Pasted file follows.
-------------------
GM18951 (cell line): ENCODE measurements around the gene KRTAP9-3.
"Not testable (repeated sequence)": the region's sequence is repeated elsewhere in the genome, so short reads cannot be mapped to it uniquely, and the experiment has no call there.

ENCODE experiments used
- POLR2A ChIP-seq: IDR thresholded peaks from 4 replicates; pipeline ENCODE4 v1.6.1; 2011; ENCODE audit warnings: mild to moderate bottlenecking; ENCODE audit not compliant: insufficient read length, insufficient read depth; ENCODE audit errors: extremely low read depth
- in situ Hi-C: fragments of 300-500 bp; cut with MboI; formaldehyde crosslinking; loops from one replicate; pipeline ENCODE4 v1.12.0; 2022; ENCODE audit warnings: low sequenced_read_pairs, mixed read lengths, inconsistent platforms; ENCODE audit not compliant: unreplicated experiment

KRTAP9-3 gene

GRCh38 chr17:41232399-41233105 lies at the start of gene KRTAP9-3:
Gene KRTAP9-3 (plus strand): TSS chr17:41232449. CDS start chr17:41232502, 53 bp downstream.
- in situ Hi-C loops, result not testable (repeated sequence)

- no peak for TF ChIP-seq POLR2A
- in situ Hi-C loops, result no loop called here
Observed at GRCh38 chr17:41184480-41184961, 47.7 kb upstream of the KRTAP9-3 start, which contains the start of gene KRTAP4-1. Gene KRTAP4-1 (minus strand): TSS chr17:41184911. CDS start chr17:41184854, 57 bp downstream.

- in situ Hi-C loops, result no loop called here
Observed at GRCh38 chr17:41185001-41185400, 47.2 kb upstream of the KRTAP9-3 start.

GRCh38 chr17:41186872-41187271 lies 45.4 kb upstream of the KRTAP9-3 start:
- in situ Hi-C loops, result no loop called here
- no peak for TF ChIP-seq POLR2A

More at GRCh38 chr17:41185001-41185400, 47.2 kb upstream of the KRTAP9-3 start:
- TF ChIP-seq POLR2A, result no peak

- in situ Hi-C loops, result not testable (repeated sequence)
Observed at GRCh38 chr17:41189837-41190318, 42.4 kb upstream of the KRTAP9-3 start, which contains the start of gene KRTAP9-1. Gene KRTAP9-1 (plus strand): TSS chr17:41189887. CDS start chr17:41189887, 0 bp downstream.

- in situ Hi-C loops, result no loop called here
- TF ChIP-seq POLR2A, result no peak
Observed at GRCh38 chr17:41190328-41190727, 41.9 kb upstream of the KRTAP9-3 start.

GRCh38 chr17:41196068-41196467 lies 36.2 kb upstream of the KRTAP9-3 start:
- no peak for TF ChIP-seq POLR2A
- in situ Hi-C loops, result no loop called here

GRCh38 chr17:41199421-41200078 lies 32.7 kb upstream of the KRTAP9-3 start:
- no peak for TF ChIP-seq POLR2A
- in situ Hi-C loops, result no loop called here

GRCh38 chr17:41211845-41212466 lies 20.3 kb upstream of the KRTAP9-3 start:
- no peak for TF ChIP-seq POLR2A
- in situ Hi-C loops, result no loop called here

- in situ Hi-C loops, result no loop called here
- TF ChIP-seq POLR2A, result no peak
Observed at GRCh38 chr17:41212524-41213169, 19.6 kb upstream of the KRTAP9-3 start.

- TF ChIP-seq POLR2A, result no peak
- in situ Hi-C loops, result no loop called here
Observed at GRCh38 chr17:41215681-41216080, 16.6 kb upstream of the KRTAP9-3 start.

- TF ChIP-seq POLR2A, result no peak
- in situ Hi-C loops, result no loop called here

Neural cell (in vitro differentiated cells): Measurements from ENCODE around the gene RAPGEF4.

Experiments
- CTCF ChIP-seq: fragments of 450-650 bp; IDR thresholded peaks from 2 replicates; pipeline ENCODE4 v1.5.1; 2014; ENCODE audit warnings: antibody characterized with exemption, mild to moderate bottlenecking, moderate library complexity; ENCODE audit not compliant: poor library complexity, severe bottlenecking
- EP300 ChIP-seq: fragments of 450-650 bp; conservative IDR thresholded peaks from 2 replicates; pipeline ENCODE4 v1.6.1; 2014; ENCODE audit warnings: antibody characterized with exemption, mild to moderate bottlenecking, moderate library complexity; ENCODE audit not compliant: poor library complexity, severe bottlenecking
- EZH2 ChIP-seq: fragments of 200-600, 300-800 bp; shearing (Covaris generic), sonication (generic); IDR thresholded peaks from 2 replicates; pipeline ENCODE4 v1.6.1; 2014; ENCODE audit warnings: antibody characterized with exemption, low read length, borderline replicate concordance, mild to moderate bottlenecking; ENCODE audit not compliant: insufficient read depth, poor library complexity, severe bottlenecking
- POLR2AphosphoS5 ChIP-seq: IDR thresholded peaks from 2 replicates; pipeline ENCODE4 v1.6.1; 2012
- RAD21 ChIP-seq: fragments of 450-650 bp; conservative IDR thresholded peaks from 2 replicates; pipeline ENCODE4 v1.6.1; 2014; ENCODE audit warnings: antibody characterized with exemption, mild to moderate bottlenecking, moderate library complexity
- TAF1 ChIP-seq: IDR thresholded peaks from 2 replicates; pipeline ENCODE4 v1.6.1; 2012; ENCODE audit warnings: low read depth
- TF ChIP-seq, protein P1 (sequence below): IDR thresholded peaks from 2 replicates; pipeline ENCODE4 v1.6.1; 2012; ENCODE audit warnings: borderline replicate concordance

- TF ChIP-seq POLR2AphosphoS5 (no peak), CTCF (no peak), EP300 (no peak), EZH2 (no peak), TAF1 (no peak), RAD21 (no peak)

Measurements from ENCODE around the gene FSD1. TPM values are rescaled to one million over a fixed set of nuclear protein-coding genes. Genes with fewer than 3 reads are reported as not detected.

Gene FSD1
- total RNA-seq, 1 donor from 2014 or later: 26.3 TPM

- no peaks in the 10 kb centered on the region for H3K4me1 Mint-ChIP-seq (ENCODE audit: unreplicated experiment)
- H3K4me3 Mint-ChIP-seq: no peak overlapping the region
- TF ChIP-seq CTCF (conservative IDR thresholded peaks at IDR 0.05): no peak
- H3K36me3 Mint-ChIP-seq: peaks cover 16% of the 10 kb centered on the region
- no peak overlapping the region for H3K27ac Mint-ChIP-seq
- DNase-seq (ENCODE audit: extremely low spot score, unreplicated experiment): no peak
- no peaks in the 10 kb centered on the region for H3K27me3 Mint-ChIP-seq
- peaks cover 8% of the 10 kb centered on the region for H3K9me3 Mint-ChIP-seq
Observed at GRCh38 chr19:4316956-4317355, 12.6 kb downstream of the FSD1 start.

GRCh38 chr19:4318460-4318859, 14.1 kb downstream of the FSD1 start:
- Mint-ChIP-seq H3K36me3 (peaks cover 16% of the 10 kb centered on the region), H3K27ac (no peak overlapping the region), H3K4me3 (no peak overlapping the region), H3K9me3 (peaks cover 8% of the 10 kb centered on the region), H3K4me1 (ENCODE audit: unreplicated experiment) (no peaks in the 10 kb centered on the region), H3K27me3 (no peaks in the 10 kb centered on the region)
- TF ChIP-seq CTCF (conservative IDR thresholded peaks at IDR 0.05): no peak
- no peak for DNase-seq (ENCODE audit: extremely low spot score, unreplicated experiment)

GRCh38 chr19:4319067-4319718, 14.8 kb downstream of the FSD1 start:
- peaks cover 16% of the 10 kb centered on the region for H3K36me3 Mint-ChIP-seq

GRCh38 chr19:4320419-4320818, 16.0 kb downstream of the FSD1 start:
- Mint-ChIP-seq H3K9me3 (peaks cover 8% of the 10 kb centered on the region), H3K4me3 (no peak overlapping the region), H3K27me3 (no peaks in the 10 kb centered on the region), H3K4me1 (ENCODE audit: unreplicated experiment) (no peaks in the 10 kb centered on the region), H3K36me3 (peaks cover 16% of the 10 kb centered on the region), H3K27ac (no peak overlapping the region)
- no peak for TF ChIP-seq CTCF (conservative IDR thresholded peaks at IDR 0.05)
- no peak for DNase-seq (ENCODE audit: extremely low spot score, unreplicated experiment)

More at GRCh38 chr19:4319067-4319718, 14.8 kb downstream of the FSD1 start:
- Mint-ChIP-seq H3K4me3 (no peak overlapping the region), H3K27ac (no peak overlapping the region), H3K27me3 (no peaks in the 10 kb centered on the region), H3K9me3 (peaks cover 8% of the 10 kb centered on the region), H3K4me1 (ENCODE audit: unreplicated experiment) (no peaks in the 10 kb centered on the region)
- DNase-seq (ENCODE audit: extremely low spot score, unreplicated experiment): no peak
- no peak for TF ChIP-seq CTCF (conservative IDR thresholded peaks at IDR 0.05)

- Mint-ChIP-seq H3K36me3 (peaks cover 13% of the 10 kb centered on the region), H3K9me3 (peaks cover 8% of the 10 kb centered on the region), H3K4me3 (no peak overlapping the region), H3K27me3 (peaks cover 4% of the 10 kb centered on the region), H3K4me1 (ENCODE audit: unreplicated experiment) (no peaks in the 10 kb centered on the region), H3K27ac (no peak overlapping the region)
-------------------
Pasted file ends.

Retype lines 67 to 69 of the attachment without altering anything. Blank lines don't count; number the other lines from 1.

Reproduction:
- no peak for DNase-seq (ENCODE audit: extremely low spot score, unreplicated experiment)

GRCh38 chr19:4319067-4319718, 14.8 kb downstream of the FSD1 start:
- peaks cover 16% of the 10 kb centered on the region for H3K36me3 Mint-ChIP-seq